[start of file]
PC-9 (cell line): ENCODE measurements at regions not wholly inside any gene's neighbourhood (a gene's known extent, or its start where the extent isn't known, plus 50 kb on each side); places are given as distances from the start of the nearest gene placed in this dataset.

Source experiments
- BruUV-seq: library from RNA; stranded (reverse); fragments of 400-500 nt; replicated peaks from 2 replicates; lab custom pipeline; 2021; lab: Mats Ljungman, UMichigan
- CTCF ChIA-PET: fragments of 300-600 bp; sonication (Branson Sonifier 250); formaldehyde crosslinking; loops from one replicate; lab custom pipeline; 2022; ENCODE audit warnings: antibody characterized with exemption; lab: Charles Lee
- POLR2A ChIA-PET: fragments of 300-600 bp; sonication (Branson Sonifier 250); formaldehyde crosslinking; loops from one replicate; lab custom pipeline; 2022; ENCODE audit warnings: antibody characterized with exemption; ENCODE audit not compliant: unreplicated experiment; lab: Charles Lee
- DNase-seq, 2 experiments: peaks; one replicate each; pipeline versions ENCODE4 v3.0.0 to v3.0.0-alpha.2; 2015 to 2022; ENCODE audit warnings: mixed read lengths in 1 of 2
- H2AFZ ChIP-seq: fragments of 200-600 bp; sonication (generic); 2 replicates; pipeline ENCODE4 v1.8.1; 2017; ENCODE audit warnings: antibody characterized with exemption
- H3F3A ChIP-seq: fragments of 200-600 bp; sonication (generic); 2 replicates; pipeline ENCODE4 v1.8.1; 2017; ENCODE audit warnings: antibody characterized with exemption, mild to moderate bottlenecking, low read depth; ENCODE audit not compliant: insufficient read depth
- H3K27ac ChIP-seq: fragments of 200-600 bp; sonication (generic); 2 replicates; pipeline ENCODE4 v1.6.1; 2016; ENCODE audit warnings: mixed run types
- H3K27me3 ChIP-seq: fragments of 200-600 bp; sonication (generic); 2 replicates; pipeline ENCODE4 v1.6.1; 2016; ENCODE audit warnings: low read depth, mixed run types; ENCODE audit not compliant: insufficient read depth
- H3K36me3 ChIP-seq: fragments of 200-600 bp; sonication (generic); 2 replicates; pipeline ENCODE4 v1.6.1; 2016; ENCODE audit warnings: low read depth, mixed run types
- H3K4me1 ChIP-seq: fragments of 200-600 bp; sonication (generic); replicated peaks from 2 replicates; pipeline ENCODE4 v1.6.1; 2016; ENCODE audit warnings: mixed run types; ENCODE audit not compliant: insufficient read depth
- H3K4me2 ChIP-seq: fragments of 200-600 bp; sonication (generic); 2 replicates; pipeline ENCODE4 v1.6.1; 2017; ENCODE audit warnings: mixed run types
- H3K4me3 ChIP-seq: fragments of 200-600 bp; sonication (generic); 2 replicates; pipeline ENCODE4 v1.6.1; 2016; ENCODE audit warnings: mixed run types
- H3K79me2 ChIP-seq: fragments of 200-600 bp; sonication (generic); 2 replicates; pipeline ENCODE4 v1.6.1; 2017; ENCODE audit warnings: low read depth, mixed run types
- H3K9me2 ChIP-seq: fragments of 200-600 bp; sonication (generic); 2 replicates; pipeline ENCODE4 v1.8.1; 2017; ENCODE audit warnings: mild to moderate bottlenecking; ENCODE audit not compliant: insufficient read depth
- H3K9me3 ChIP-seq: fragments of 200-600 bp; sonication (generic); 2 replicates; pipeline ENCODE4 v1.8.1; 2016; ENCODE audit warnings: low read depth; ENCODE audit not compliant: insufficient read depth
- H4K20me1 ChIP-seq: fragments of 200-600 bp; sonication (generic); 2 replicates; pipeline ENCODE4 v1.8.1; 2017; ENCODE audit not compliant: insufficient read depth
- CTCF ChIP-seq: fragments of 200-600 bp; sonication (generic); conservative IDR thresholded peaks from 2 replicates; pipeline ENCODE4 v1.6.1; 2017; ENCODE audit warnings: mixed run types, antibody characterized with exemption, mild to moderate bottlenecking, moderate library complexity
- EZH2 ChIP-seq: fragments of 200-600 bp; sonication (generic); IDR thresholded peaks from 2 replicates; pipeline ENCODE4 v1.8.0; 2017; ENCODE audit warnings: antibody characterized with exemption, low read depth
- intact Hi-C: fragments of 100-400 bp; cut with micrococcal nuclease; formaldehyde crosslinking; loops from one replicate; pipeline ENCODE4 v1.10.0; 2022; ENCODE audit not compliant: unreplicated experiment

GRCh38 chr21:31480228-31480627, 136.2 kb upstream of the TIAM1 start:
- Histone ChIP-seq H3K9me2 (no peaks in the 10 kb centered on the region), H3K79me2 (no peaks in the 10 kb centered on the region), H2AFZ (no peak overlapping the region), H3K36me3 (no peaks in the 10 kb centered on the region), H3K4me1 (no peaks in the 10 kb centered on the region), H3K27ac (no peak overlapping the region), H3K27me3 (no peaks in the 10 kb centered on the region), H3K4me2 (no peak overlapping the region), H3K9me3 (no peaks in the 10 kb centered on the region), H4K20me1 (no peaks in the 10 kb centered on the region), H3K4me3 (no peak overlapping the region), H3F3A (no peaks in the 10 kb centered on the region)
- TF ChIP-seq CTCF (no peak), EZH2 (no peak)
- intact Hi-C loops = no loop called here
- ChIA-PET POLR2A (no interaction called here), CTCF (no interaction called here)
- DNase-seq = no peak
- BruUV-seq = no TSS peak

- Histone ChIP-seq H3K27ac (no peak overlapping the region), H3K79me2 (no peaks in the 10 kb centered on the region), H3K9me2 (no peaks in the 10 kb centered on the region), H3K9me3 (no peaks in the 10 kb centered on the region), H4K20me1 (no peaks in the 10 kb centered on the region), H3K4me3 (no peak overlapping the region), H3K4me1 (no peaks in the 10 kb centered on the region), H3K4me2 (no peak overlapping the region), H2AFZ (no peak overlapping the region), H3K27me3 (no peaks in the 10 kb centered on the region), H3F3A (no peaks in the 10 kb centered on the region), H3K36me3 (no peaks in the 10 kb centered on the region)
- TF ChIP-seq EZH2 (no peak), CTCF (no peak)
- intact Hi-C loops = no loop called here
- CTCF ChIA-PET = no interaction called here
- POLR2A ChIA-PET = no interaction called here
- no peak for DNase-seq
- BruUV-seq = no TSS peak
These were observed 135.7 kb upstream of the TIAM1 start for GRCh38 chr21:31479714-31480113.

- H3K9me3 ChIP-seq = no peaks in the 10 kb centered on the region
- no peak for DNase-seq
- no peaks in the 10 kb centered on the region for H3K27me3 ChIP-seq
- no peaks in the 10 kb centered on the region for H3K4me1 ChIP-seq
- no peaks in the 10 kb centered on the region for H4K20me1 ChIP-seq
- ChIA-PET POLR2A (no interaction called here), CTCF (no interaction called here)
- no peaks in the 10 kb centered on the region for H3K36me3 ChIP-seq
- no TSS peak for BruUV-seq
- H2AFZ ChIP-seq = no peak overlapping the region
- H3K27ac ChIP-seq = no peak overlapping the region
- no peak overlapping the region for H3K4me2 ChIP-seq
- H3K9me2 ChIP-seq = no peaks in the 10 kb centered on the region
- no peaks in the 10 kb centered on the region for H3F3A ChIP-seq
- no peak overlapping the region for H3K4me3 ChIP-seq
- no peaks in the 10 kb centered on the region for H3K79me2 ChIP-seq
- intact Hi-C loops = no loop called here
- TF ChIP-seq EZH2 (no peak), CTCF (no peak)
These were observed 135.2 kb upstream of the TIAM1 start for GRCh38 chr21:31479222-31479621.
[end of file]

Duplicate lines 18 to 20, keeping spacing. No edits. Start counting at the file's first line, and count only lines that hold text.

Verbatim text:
- H4K20me1 ChIP-seq: fragments of 200-600 bp; sonication (generic); 2 replicates; pipeline ENCODE4 v1.8.1; 2017; ENCODE audit not compliant: insufficient read depth
- CTCF ChIP-seq: fragments of 200-600 bp; sonication (generic); conservative IDR thresholded peaks from 2 replicates; pipeline ENCODE4 v1.6.1; 2017; ENCODE audit warnings: mixed run types, antibody characterized with exemption, mild to moderate bottlenecking, moderate library complexity
- EZH2 ChIP-seq: fragments of 200-600 bp; sonication (generic); IDR thresholded peaks from 2 replicates; pipeline ENCODE4 v1.8.0; 2017; ENCODE audit warnings: antibody characterized with exemption, low read depth